Both movies look lovely on Blu-ray in their respective 1.33:1 and 1.78:1 aspect ratios with DTS HD-MA 7.1 sound. There are quite a lot of extras, but this BD has not been spared Disney's habit of cramming in a thousand upfront promos, meaning you'll spend about 5 minutes trying to get to the top menu.
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on 8 November 2010
Disney have out-done themselves with this restoration of Fantasia. It would appear that all the original live-action footage and narration have been restored and (other than the removal of the "racist" character from the Pastoral Symphony) Fantasia has finally been returned to how it played back in 1940.
The animation has been cleaned up to a sparkling shine and the 4:3 aspect ratio has been retained (so no awful 16:9 stretching or cropping!). Disney even thought to include a feature that replaces the "pillarbox" black strips with custom borders that reflect each scene of the film, which actually manages to enhance the viewing experience.
The restoration is so good, in fact, that I think Fantasia 2000's visuals actually pale in comparison, though are by no means poor.

As for bonus features, there's a lot on offer if you're a fan of behind-the-scenes documentaries and Disney history (which I personally love) but not so much for those who want deleted segments or anything from the abandoned Fantasia 2006 project (which doesn't seem to even get mentioned). The best bonus is definitely the Salvador Dali collaboration film Destino and its accompanying feature-length documentary "Disney and Dali: A Date with Destino". The short film itself is a moving work of art that I could watch again and again and never tire of; the documentary is a very interesting insight into the lives of Walt Disney and Salvador Dali and how they came to work together. There's also a brief look at "Musicana", an abandoned spiritual successor to Fantasia that was dreamt-up but then abandoned in the 1970s.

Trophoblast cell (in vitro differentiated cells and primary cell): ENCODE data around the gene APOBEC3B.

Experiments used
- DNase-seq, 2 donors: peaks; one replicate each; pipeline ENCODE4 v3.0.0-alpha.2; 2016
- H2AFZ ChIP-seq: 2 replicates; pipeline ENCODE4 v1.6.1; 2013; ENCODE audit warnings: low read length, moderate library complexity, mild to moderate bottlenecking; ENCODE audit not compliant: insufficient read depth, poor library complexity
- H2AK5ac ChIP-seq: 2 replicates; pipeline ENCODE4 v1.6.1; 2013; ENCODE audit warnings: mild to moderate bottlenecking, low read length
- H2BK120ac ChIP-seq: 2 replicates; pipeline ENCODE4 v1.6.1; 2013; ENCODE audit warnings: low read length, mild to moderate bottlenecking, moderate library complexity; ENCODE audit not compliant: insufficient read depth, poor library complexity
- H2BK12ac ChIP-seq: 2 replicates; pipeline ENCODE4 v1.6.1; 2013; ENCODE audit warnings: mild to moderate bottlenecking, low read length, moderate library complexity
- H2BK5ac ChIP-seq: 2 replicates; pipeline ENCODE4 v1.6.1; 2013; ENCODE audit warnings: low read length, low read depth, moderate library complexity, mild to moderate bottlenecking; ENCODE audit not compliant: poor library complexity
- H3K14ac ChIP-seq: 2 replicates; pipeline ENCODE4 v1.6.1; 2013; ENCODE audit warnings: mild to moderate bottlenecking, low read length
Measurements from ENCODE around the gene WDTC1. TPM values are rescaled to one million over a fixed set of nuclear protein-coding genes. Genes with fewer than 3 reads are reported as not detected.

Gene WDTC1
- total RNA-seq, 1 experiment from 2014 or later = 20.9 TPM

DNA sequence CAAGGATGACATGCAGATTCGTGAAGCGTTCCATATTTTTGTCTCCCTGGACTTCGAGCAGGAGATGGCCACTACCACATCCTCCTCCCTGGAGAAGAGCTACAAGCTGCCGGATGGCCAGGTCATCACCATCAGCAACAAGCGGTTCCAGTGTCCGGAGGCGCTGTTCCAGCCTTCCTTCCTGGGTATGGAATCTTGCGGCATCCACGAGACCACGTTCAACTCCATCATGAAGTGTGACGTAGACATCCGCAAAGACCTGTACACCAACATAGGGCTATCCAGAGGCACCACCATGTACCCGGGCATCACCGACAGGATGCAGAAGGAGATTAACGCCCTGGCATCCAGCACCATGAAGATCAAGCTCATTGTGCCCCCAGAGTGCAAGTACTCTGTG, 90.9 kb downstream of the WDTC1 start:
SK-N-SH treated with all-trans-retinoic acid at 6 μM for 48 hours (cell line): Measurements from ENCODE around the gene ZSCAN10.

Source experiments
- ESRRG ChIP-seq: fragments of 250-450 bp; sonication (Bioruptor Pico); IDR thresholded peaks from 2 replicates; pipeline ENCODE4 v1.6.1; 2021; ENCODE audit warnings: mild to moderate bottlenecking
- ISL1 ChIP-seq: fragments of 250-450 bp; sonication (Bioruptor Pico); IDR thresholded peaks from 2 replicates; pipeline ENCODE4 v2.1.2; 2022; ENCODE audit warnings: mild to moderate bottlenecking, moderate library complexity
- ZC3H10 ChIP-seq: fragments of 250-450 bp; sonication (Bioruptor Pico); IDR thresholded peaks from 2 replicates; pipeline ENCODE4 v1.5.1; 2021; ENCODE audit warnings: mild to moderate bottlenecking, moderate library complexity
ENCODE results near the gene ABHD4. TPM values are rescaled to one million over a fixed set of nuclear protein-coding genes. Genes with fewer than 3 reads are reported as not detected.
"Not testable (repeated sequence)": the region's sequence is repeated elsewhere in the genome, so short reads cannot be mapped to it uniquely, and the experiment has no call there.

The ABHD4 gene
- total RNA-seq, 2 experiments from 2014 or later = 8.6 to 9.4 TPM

(It should be noted that all of the above features appear on the Fantasia 2000 disc so may not be available in the stand-alone Fantasia release - just a word of caution.)

All-in-all, a fantastic restoration of a timeless masterpiece and a must-have for any animation fan.
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on 8 April 2017
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on 6 March 2017
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This was the first movie to incorporate beautiful classical music into the movie form with pretty colourful pictures. Nowadays, other people have the same idea, like "A View From Space with Heavenly Music" blu ray disc where classical music was played while spectacular scenes were displayed (e.g., playing of Ride Of The Valkyries during a Space Shuttle launch). So Fantasia was way ahead of its time.